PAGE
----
Avoiding risk factors and increasing protective factors may help prevent lung cancer.
Avoiding cancerrisk factors such as smoking, being overweight, and lack of exercise may help prevent certain cancers. Increasing protective factors such as quitting smoking, eating a healthy diet, and exercising may also help prevent some cancers. Talk to your doctor or other health care professional about how you might lower your risk of cancer.
If a routine physical exam reveals swollen lymph nodes above the collarbone, a mass in the abdomen, weak breathing, abnormal sounds in the lungs, dullness when the chest is tapped, abnormalities of the pupils, weakness or swollen veins in one of the arms, or even changes in the fingernails, a doctor may suspect a lung tumor. Some lung cancers produce abnormally high blood levels of certain hormones or substances, such as calcium. If a person shows such evidence and no other cause is apparent, a doctor...
Tobacco smoking is the most important risk factor for lung cancer. Cigarette, cigar, and pipe smoking all increase the risk of lung cancer. Tobacco smoking causes about 9 out of 10 cases of lung cancer in men and about 8 out of 10 cases of lung cancer in women.
Studies have shown that smoking low tar or low nicotine cigarettes does not lower the risk of lung cancer.
Studies also show that the risk of lung cancer from smoking cigarettes increases with the number of cigarettes smoked per day and the number of years smoked. People who smoke have about 20 times the risk of lung cancer compared to those who do not smoke.
Being exposed to secondhand tobacco smoke is also a risk factor for lung cancer. Secondhand smoke is the smoke that comes from a burning cigarette or other tobacco product, or that is exhaled by smokers. People who inhale secondhand smoke are exposed to the same cancer-causing agents as smokers, although in smaller amounts. Inhaling secondhand smoke is called involuntary or passive smoking.
Having a family history of lung cancer is a risk factor for lung cancer. People with a relative who has had lung cancer may be twice as likely to have lung cancer as people who do not have a relative who has had lung cancer. Because cigarette smoking tends to run in families and family members are exposed to secondhand smoke, it is hard to know whether the increased risk of lung cancer is from the family history of lung cancer or from being exposed to cigarette smoke.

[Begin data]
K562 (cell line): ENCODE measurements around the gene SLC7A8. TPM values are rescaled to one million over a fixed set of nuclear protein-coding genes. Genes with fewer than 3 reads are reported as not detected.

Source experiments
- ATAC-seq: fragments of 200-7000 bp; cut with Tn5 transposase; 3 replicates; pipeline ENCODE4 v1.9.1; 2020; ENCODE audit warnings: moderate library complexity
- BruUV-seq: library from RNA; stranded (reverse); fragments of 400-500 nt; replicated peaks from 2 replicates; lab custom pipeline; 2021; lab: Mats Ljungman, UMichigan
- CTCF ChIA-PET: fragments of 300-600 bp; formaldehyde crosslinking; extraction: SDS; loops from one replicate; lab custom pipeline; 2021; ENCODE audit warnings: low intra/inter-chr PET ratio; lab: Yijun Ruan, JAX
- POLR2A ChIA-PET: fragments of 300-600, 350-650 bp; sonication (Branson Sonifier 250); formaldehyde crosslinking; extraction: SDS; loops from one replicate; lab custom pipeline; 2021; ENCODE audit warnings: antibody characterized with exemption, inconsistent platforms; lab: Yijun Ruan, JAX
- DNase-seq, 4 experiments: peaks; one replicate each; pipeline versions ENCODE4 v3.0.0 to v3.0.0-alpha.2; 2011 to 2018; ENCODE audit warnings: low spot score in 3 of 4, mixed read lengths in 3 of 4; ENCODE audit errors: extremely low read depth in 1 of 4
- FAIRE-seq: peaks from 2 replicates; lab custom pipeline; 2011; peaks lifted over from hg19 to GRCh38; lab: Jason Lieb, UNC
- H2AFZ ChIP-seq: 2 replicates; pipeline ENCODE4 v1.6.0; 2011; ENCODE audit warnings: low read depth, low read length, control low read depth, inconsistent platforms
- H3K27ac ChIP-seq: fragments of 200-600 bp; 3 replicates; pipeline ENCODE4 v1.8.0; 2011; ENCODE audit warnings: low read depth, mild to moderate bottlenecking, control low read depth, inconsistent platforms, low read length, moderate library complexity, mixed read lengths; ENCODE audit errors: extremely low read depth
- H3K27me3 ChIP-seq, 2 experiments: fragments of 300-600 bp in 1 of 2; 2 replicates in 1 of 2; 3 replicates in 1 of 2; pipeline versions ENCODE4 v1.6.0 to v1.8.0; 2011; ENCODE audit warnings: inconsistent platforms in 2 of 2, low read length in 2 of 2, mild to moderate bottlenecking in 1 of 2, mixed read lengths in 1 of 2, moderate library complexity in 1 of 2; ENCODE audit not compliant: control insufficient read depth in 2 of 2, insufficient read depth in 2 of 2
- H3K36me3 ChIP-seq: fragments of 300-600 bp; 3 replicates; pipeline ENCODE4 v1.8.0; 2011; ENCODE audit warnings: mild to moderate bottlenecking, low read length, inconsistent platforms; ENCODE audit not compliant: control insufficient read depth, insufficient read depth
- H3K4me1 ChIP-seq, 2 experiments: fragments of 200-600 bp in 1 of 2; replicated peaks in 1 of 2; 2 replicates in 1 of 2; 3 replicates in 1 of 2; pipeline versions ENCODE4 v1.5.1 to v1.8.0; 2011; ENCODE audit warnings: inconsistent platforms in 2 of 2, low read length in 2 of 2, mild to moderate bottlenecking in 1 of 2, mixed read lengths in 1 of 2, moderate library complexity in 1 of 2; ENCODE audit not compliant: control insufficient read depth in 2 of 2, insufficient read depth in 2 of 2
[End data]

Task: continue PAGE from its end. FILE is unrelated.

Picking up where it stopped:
Environmental risk factors
Radon exposure: Radon is a radioactive gas that comes from the breakdown of uranium in rocks and soil. It seeps up through the ground, and leaks into the air or water supply. Radon can enter homes through cracks in floors, walls, or the foundation, and levels of radon can build up in the home.
Studies show that high levels of radon gas inside homes and other buildings increase the number of new cases of lung cancer and the number of deaths caused by lung cancer. The risk of lung cancer is higher in smokers exposed to radon than in nonsmokers exposed to radon. In people who have never smoked, about 30% of deaths caused by lung cancer have been linked to being exposed to radon.
Air pollution: Some studies have shown a link between air pollution and an increased risk of lung cancer.
Workplace exposure : Studies have shown a link between being exposed to the following substances and an increased risk of lung cancer:
Tar and soot.
These substances can cause lung cancer in people who are exposed to them in the workplace and have never smoked. The risk of lung cancer is higher in people who are exposed and also smoke.